Quotes and notes from reading up the new tech stack I’m working with. I often find Wikipedia useful for starting to build a mental modal of what stuff is.
|Docker||is a set of platform as a service (PaaS) products that use OS-level virtualization to deliver software in containers|
|is an open-source container-orchestration system for automating application deployment, scaling, and management|
|OpenShift||is a family of containerization software developed by Red Hat|
|OpenShift Origin (aka OKD)||is the upstream community project, built around a core of Docker container packaging and Kubernetes container cluster management|
|Minishift||is a tool that helps you run OKD locally by launching a single-node OKD cluster inside a virtual machine|
|Docker Machine||is a tool to install Docker Engine on virtual hosts, and manage the hosts with docker-machine commands|
|kubectl||is a command-line tool to run commands against Kubernetes clusters|
|Ansible||is an open-source software provisioning, configuration management, and application-deployment tool|
|nodemon||a tool that helps develop node.js based applications by automatically restarting the node application when file changes in the directory are detected|
|nodeshift||an opinionated command line application and programmable API that you can use to deploy Node.js projects to OpenShift|
“What’s the difference between Docker Engine and Docker Machine?”
When people say “Docker” they typically mean Docker Engine, the client-server application made up of the Docker daemon, a REST API that specifies interfaces for interacting with the daemon, and a command line interface (CLI) client that talks to the daemon (through the REST API wrapper).
Docker Machine is a tool for provisioning and managing your Dockerized hosts (hosts with Docker Engine on them). Typically, you install Docker Machine on your local system.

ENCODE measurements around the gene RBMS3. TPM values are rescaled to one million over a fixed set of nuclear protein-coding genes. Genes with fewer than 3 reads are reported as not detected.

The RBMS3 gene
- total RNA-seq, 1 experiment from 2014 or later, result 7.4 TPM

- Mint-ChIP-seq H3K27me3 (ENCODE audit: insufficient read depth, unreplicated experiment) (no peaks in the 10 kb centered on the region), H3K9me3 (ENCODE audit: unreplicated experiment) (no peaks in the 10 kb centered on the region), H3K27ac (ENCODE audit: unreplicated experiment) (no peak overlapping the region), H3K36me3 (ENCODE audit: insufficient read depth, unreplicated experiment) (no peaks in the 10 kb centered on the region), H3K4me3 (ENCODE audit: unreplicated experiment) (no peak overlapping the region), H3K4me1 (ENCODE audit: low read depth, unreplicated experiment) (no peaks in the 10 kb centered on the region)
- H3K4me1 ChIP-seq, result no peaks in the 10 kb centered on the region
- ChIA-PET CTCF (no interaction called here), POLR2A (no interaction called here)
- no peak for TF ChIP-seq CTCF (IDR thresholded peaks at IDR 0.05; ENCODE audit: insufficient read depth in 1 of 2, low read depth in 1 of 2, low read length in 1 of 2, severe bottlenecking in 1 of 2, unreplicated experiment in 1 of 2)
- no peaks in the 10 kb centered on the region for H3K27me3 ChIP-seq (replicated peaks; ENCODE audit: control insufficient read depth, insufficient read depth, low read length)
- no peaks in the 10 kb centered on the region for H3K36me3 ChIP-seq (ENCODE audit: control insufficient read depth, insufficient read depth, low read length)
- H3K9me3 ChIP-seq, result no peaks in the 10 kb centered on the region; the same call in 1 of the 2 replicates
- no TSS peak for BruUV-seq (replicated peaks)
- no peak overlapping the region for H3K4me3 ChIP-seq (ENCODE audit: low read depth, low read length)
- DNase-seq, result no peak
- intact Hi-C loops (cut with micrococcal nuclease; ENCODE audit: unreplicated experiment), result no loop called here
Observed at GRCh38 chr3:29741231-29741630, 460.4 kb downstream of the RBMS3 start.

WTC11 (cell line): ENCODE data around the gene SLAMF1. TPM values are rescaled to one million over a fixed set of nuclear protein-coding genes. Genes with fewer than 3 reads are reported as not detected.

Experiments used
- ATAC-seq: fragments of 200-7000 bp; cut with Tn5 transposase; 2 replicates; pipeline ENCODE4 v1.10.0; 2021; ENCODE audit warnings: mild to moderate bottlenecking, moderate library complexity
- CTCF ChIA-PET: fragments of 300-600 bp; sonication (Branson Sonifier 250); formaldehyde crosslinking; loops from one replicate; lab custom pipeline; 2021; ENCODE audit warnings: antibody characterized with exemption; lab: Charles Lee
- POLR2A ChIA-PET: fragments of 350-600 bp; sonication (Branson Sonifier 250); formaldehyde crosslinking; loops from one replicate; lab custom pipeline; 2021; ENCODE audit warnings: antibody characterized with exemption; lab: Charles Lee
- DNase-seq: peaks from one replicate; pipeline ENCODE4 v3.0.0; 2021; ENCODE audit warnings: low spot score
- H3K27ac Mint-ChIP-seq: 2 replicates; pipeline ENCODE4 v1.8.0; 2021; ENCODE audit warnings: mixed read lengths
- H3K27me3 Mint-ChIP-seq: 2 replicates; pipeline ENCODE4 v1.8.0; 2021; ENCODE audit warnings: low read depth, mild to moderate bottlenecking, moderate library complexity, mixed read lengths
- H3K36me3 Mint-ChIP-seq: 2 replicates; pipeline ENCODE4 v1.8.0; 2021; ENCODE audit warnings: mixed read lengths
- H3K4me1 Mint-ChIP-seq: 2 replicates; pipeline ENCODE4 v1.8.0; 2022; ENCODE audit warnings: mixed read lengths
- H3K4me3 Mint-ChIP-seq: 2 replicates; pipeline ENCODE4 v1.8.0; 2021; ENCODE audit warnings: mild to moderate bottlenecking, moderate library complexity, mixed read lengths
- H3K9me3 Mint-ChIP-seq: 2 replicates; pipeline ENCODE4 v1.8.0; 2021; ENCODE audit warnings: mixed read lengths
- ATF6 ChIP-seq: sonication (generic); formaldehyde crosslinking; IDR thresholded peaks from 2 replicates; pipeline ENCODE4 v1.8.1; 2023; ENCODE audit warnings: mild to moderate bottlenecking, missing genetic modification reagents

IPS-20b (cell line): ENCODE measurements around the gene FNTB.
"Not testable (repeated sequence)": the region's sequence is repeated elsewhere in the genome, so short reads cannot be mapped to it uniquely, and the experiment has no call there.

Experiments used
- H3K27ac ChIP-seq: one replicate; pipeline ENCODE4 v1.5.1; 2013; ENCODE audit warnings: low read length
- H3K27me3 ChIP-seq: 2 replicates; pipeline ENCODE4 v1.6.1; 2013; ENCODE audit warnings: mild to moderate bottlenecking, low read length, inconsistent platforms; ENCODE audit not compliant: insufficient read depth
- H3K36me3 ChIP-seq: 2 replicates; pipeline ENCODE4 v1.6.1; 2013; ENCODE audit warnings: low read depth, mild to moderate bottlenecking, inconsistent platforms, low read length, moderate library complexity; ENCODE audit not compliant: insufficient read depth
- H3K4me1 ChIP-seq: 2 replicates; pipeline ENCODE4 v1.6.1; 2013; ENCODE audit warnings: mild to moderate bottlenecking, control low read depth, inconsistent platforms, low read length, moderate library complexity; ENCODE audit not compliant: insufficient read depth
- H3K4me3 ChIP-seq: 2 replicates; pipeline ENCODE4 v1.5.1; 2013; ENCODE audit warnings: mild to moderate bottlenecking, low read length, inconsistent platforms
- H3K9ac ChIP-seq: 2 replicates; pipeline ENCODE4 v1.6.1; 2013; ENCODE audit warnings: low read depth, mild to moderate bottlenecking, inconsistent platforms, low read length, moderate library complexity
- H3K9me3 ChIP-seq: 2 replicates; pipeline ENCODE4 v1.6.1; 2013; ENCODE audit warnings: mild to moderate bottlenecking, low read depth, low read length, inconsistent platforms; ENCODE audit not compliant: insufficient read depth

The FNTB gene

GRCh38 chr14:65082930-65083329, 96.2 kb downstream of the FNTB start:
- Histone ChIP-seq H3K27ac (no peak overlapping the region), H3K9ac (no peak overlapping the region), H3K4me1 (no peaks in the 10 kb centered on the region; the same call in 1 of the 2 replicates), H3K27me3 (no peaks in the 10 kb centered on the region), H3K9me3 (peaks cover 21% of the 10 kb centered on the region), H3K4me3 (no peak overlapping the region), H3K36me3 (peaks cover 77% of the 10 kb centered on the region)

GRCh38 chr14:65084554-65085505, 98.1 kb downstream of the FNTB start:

Pssst… Useful link to Download Docker CE without logging in
nodeshift breaking change
- Same Nodeshift, different default s2i Image
- 3.1.1 uses nodeshift/centos7-s2i-nodejs
- 4.0.0 uses ubi7/nodejs-10
Reading up more on concepts
A container is a standard unit of software that packages up code and all its dependencies so the application runs quickly and reliably from one computing environment to another. A Docker container image is a lightweight, standalone, executable package of software that includes everything needed to run an application: code, runtime, system tools, system libraries and settings.
is an emulation of a computer system. Virtual machines are based on computer architectures and provide functionality of a physical computer. Their implementations may involve specialized hardware, software, or a combination.
is a computer program that is the core of a computer’s operating system, with complete control over everything in the system. The kernel facilitates interactions between hardware and software components.
refers to an operating system paradigm in which the kernel allows the existence of multiple isolated user space instances. Such instances, called containers, Zones, virtual private servers, partitions, virtual environments, virtual kernel, or jails, may look like real computers from the point of view of programs running in them.
containers are lightweight mechanisms for isolating running processes so that they are limited to interacting with only their designated resources. (…) provides a single service (often called a “micro-service”), such as a web server or a database
An image is a binary that includes all of the requirements for running a single container, as well as metadata describing its needs and capabilities. (…) Containers only have access to resources defined in the image unless you give the container additional access when creating it.
pods are one or more containers deployed together on one host, and the smallest compute unit that can be defined, deployed, and managed
services serves as an internal load balancer. It identifies a set of replicated pods in order to proxy the connections it receives to them.
A build is the process of transforming input parameters or source code into a runnable image.
Available build strategies: Docker build / Source-to-Image (S2I) / Custom build
An image stream and its associated tags provide an abstraction for referencing container images from within OpenShift Container Platform